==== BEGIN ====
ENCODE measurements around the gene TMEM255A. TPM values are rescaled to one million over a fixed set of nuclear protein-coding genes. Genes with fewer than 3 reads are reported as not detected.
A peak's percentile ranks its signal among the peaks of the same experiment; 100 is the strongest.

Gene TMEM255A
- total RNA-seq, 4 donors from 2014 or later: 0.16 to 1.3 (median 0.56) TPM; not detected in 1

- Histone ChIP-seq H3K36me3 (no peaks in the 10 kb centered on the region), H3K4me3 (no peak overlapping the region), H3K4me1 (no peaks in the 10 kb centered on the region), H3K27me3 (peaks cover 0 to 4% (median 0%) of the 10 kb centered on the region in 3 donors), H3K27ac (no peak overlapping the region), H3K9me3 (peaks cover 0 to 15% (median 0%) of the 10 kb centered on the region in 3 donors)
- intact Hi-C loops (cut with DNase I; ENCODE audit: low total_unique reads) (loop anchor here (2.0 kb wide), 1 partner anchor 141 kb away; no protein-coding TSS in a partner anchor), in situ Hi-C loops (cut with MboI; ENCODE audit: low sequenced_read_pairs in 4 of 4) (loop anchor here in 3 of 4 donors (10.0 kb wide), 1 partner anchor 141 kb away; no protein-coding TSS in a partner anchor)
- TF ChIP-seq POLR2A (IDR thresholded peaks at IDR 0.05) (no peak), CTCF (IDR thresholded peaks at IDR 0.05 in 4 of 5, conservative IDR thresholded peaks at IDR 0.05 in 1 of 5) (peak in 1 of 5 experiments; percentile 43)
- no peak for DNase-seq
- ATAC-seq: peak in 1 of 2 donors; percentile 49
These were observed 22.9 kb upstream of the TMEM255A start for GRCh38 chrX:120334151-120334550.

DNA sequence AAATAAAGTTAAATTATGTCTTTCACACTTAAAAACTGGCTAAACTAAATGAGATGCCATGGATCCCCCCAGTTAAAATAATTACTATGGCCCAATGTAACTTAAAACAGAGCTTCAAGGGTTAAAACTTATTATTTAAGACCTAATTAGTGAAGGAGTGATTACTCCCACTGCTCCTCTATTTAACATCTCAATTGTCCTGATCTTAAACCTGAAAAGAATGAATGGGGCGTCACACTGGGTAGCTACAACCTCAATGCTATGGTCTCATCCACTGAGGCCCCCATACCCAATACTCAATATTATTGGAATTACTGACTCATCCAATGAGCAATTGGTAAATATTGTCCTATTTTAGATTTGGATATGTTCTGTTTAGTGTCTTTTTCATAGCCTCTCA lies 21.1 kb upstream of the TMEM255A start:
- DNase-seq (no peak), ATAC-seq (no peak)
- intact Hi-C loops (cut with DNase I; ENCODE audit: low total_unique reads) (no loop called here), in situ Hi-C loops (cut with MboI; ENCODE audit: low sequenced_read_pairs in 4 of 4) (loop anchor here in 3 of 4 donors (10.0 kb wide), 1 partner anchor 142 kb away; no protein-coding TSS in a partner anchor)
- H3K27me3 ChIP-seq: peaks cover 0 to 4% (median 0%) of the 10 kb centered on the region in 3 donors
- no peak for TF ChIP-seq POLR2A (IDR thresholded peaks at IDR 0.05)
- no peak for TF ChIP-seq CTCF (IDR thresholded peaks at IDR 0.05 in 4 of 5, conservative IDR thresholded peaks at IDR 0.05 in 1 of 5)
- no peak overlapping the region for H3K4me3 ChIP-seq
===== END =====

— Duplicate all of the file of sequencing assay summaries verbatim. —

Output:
ENCODE measurements around the gene TMEM255A. TPM values are rescaled to one million over a fixed set of nuclear protein-coding genes. Genes with fewer than 3 reads are reported as not detected.
A peak's percentile ranks its signal among the peaks of the same experiment; 100 is the strongest.

Gene TMEM255A
- total RNA-seq, 4 donors from 2014 or later: 0.16 to 1.3 (median 0.56) TPM; not detected in 1

- Histone ChIP-seq H3K36me3 (no peaks in the 10 kb centered on the region), H3K4me3 (no peak overlapping the region), H3K4me1 (no peaks in the 10 kb centered on the region), H3K27me3 (peaks cover 0 to 4% (median 0%) of the 10 kb centered on the region in 3 donors), H3K27ac (no peak overlapping the region), H3K9me3 (peaks cover 0 to 15% (median 0%) of the 10 kb centered on the region in 3 donors)
- intact Hi-C loops (cut with DNase I; ENCODE audit: low total_unique reads) (loop anchor here (2.0 kb wide), 1 partner anchor 141 kb away; no protein-coding TSS in a partner anchor), in situ Hi-C loops (cut with MboI; ENCODE audit: low sequenced_read_pairs in 4 of 4) (loop anchor here in 3 of 4 donors (10.0 kb wide), 1 partner anchor 141 kb away; no protein-coding TSS in a partner anchor)
- TF ChIP-seq POLR2A (IDR thresholded peaks at IDR 0.05) (no peak), CTCF (IDR thresholded peaks at IDR 0.05 in 4 of 5, conservative IDR thresholded peaks at IDR 0.05 in 1 of 5) (peak in 1 of 5 experiments; percentile 43)
- no peak for DNase-seq
- ATAC-seq: peak in 1 of 2 donors; percentile 49
These were observed 22.9 kb upstream of the TMEM255A start for GRCh38 chrX:120334151-120334550.

DNA sequence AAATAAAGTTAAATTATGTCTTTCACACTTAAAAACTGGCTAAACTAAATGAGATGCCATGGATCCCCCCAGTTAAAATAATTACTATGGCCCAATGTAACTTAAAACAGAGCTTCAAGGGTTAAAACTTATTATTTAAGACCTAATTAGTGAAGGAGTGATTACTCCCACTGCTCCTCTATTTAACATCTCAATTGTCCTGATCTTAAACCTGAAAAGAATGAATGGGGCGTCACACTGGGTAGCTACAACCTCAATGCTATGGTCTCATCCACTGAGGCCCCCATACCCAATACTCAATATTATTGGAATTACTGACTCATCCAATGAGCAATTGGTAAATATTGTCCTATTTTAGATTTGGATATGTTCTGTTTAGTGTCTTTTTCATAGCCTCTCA lies 21.1 kb upstream of the TMEM255A start:
- DNase-seq (no peak), ATAC-seq (no peak)
- intact Hi-C loops (cut with DNase I; ENCODE audit: low total_unique reads) (no loop called here), in situ Hi-C loops (cut with MboI; ENCODE audit: low sequenced_read_pairs in 4 of 4) (loop anchor here in 3 of 4 donors (10.0 kb wide), 1 partner anchor 142 kb away; no protein-coding TSS in a partner anchor)
- H3K27me3 ChIP-seq: peaks cover 0 to 4% (median 0%) of the 10 kb centered on the region in 3 donors
- no peak for TF ChIP-seq POLR2A (IDR thresholded peaks at IDR 0.05)
- no peak for TF ChIP-seq CTCF (IDR thresholded peaks at IDR 0.05 in 4 of 5, conservative IDR thresholded peaks at IDR 0.05 in 1 of 5)
- no peak overlapping the region for H3K4me3 ChIP-seq